First Rule of Mothering: Judge Not

March 26, 2010 by Rieshy



  1. Judge not, lest it comes back to bite you in the rear.
My Feel Good Friday memory* involves a slightly sour me sitting 10 years ago in an enormous (germ-filled) McDonald's playland.  There was a snotty little 5 yo girl that I spotted immediately; from her matching hair bows to her butter-won't-melt-in-my-mouth look, I despised the child on sight.  

Watching the little girl didn't change my opinion.  She was a sophisticated girl-bully.  The kind of child that seems to instinctively know how to terrorize friends into obeying her every command while simultaneously always appearing sweet to unknowing adults. 

I have to admit that it didn't help my view of said child that I was sitting there with an infant and an infant mother's lumpy figure while snotty-girl's mother sat in perfect barbie-doll fashion chatting with an equally stylish friend.  Nor did it help that both mothers were completely ignoring their children. 

Snotty-girl started blocking the entrance to a section of the playground and allowing only her "club" to use it.  Snotty-girl's mother was oblivious.  "Terrible mother," I thought... among other ungenerous things.  My mind went quickly to catalog the parenting faults of Barbie-mother.   I started enjoying myself for my obvious mothering superiority.  My children are not bullies.  Never have been. So there.... Barbie-mom.

Until.  Until Snotty-girl went running to her mother crying, "Mommy, that little girl said she would rip my tongue out and make me eat it!!!"


Half the heads in the restaurant whipped around.  No tongue-ripping child could be seen.  "What little girl," asked the Barbie-mom?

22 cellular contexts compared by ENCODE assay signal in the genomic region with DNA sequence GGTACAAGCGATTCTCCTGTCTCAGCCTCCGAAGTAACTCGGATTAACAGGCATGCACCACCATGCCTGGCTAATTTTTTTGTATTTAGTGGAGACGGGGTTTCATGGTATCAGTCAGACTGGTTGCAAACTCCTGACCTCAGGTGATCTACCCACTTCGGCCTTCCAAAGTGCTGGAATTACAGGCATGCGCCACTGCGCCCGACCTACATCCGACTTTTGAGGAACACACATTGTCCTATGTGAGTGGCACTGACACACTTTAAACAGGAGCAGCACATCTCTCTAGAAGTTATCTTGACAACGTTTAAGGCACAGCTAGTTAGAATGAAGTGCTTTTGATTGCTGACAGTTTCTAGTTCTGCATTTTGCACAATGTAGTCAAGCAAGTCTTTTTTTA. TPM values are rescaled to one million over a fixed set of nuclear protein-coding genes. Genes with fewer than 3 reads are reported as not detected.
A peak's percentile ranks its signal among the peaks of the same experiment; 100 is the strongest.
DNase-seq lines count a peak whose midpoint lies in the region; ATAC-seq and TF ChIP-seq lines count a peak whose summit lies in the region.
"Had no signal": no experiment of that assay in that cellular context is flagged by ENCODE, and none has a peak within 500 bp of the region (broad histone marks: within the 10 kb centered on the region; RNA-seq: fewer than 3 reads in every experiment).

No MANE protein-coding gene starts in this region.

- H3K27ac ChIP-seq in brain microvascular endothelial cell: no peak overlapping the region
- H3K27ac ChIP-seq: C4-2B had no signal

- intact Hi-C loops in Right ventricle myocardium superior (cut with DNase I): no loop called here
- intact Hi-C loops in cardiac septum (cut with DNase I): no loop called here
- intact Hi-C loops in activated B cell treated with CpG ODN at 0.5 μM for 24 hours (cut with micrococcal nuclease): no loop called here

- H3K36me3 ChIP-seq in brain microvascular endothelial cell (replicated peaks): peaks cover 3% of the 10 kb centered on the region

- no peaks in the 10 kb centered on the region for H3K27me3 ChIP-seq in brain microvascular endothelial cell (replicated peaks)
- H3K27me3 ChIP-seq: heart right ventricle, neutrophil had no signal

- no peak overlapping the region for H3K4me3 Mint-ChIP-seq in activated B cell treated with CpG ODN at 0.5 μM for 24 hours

"The one with blond hair and...", Snotty-girl proceeded to describe my sweet, petite, 32 pound, 4 year old, gentle daughter.  


"What!  Surely snotty-girl lies," I thought/hoped.  Barbie-mom, Snotty-girl and friends left the restaurant after a brief (and loud) discussion of how awful other children were, while I attempted cowardly invisibility.

My sweet, charming daughter reappeared from the depths of the play equipment a few minutes later.  "Uh, so...  Was that little girl with the big hair bows bothering you?"  

"What girl? oh, the mean one- the one that wouldn't let other kids play?  I told her I'd rip her tongue out and make her eat it, then she left everyone alone. It's o.k."  I sat, stunned by the sound of my perfect mother-bubble popping; off skipped sweet daughter.

No my children are not bullies..... they are just really, really, really, scary. 


*Some memories take longer to become funny than others.  This one took several years; but as the verbally creative child in question grew up to be perfectly calm, normal, and loving, the story has entered the family-lexicon of hilarious and unexpected events.  





5 comments:

Stepping On Cheerios said...

OK. This is on the THE BEST POSTS I've ever read! LOVE IT! I know the kinds of girls you are speaking of and I would take your daughter over snotty girl any day. Your daughter is very smart and obviously saw right through that little snotty girl. Your daughter will be the kind of girl that stands up for others when they can't do it themselves...cheers to her!

J.B. said...

This is one of the best posts, I agree with Stepping On C.

I remember a woman getting huffy when a child bit her child. Of course her child got a little older and became the biting-est kid. Judging does bite us back.
lol

JoAnn said...

This is awesome. You are awesome, and your kid is awesome.

Susan Tipton said...

Stepping on C. Thanks! Some days I'd let you take my daughter... no, no I wouldn't:)

J.B.- Ooooh. Nothing causes more angst than a biting child.

JoAnne, my daughter is great. However-I don't think I'm awesome, but I do have an awesomely photographic memory when it comes to embarrassing memories.

Busymomsteph said...

yeah, I try really hard not to ever say.. oh my child would never... cause the truth is they probably already have. good for her for standing up for everyone mine are all like that, big defenders. there are not enough hours in the days or fibers left in my memories to catalog all of our embarrassing escapades!

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